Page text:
As a second-language learner, and an outsider, who’s only been on Guam for about six years, I humbly believe there is much more for me to learn. It is always fascinating to me to see the development of the language and its adaptation to new circumstances. Here, I would like to share a little of what I’ve learned and heard in the use of Fino’ Håya and Fino’ CHamoru on Guam, recently.
In ancient days, the terms Maga’håga and Maga’låhi reflected the avunculate matrilineal social organization of the Chamorro people, modeled after the origin story of Pontan yan Fo’na (Puntan and Fu’una).
Carl Gutierrez spoke of “the force of the matriarchs, the Maga’Haga” in Chamorro culture. Today, I see a lot of references to (re)claiming the title of Maga’håga, for female leaders, or young women, bestowing a reminder of indigenous female power in contrast to patriarchal systems brought by European colonizers.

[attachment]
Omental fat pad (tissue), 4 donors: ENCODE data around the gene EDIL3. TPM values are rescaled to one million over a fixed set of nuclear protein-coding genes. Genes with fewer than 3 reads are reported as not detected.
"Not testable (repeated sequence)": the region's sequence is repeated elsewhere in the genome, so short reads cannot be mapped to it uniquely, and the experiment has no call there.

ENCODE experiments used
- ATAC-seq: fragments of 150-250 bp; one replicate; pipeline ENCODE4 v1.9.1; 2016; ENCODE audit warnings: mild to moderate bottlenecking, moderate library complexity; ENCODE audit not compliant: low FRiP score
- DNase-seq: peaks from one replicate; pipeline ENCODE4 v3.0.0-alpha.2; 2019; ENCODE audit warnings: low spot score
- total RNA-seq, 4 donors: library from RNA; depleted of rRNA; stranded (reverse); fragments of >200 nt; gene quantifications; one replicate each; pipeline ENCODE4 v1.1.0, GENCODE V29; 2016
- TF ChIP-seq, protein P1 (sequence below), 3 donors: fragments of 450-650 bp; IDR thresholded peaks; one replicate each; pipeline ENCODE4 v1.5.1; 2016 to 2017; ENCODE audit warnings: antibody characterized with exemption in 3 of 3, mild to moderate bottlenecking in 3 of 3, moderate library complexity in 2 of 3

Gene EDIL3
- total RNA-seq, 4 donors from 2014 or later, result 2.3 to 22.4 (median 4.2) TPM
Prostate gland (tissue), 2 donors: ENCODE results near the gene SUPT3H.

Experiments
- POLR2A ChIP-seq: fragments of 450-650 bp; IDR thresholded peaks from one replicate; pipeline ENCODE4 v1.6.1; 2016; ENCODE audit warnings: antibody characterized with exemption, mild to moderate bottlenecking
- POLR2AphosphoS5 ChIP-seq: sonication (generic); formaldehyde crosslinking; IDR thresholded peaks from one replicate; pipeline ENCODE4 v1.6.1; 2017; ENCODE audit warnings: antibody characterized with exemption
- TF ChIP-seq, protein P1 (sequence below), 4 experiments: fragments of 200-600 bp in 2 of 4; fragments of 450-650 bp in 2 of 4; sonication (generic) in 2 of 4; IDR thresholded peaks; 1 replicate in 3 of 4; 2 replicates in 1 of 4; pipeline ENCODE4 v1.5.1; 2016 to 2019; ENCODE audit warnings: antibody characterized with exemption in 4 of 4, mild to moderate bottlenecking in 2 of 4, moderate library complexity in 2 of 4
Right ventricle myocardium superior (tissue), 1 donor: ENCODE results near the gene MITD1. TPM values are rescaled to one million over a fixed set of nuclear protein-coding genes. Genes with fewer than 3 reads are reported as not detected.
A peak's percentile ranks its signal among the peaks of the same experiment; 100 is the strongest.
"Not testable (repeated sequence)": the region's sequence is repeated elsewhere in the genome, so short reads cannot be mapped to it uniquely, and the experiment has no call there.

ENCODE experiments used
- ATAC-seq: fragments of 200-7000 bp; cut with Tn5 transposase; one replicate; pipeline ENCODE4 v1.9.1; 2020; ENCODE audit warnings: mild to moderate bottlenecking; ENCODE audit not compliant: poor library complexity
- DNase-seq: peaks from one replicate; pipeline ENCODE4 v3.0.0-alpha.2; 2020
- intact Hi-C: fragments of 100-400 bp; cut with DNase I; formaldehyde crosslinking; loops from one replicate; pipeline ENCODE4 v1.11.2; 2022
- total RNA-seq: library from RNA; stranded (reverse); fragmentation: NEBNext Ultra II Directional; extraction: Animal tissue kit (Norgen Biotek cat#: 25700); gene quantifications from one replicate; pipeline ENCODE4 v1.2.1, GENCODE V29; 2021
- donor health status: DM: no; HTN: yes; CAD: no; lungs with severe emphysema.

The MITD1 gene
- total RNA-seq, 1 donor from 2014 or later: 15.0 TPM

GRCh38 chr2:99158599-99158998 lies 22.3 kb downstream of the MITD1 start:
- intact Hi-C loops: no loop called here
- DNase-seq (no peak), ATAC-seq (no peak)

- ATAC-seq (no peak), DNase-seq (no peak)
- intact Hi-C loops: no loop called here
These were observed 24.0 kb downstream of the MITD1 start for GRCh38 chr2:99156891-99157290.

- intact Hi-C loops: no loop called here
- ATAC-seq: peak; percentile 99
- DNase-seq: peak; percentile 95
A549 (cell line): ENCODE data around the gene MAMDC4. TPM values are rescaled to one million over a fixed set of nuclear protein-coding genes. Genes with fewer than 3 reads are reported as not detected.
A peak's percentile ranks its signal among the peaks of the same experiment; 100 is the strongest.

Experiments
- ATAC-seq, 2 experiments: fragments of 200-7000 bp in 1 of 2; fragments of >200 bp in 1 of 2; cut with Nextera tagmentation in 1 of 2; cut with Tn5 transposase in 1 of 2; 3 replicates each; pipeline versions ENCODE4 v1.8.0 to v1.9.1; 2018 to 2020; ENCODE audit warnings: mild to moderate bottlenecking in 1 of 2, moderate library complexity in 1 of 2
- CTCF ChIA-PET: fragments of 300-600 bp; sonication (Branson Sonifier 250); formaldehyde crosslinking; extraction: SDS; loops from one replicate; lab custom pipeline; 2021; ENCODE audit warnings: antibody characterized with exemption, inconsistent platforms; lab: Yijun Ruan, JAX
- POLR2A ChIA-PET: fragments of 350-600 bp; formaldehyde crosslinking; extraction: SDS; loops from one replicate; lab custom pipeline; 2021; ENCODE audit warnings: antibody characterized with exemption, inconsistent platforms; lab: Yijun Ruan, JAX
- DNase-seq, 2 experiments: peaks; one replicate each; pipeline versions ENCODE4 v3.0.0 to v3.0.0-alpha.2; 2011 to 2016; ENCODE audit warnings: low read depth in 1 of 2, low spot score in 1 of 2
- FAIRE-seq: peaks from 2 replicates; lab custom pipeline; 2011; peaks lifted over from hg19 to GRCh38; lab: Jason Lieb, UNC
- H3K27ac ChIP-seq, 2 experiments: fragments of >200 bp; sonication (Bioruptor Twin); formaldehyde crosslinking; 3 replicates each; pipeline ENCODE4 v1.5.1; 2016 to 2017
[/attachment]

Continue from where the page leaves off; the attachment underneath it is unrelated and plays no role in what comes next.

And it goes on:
My husband and I are very young and have been influenced by modern concepts but our relationship is still very traditional. He is still the head of our household. But we’re not living in the early 1900s. . . .
As long as women still take care of their household responsibilities, it’s OK. It’s OK to go out and fulfill your dreams, work, and be a part of the workforce and business community.
As others before me have pointed out, conservative Spanish and American mores have certainly forced their way into the indigenous culture, alongside the respect for women and the strength of women that have never been extinguished.